Tired of the same old holiday resorts? Fed up with crowds descending on your favourite beach? Escape the masses and head to Europe’s top undiscovered summer destinations
Wouldn’t it be nice to come back from your holiday and be able to tell your friend about the resort you’ve just visited without them having been there, done that and bought the villa there?
For those travellers brave enough to buck the trend and head to somewhere unheard of, booking a holiday to an unusual European holiday destination can pay dividends.
Dobrota and Budva, Montenegro
Croatia may have become a holiday honeypot for wealthy Europeans but Montenegro, to the south, shares the same fantastic climate and has crystal-clear waters. Boka Kotorska Bay is one of the most spectacular natural fjords in the world and lies an hour and a half from Dubrovnik.
Boka’s numerous waterside hamlets offer culture, history, superb dining and luxury stays for half the price of Hvar and the rest. Accommodation ranges from old stone apartments to ten-room hotels with private pebble beaches.
The tiny village of Dobrota is a peaceful enclave and sits right on the banks of the fjord. Dobrota’s Palazzo Radomiri hotel has sunset yoga classes on its open-air terrace, a plunge pool, a private sunbathing jetty and double rooms starting from £104 a night.
The family-run restaurant next door (the four outdoor tables sit on a stone pontoon over the water) is worth the stay alone. Taxis are refreshingly cheap (think Split ten years ago) so it’s no problem if you fancy nipping to the popular town of Kotor or neighbouring Perast for an evening out.
Away from the manicured golf courses of Quinta do Lago and Vale de Lobo, the western Algarve has a distinctly more Portuguese flavour. Ferragudo’s beaches are blissfully crowd-free and the tiny fishing village is home to a clutch of waterfront tavernas, which grill fresh fish every evening on open charcoal fires.
Ferragudo’s Grande beach is family friendly but never teeming with toddlers and Club Nau and the super-cool, Dutch-run Kalu beach bar are great for sea-view lunches.
Along the coast between Ferragudo and Carvoiera, several coves cut in to the burnt-orange cliffs. Take your pick and you’ll often be the only visitors for the whole afternoon. Caneiros beach, a 30-minute clifftop walk from Ferragudo, has draped cabanas for hire, massages on site and the excellent Reis das Praias restaurant.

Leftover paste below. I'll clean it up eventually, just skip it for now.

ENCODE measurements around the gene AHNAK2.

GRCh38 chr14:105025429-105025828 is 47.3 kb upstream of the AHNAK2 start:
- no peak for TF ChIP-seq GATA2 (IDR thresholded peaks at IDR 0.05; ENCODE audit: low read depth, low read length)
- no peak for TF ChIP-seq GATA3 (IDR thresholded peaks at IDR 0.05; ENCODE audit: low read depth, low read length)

Tresco, Scilly Isles
The Scilly Isles have bays to rival the Bahamas (yes, really) and lie 28 miles off the coast of Cornwall, keeping visitor numbers manageable. As the islands lie in the warm gulf stream, palm trees and sub-tropical plants flourish here and temperatures are on average much warmer than mainland UK.
There’s very little traffic (mostly horses and bikes) and very little phone signal. For a get-away-from-it-all holiday, these sand-spit islands and their gin-clear waters are a top pick.
Lake Bled, Slovenia
In a nutshell, this is one of the most beautiful countries in eastern Europe. The alpine forests and lakes of Slovenia boast some of the best activity centres around and the scenery is spectacular with huge emerald lakes, towering mountain trails, icy waterfalls and giant gorges.
The unspoilt town of Radovljica lies near Lake Bled and is a perfect jumping off point for cyclists and activity hunters. The town has white-washed houses, some adorned with beautiful frescos, quiet squares and traditional tavernas serving authentic food.
Festivals run during the summer and visitors can cycle to Lake Bled to hire row boats, kayaks and go rafting.
Sagres, at the very tip of Portugal’s coast, has a final-frontier feel with dramatic cliffs and a wide sweeping bay. From nearby Cape Saint Vincent lighthouse, the next stop across the Atlantic is America, but Sagres is no tumbleweed backwater.
Those in the know flock to the small beach town catch some of the best surf Europe has to offer. The laid-back vibe, small town and beach cafes will suit those wanting to chill out and pick up a board.
The cosmopolitan student town of Cluj, surrounded by acres of Transylvanian countryside and forests (good for trekking and cycling), has open-air festivals running throughout summer and is a top pick for a wallet-friendly holiday.
The city large parks, tree-lined squares, baroque architecture and many ancient churches. You can eat very well in Cluj for very little and in recent years there’s been a boom in modern cocktail bars and alfresco dining. Boutique hotels are springing up fast and room prices compare extremely favourably with the traditional city break destinations of Venice, Rome and Paris.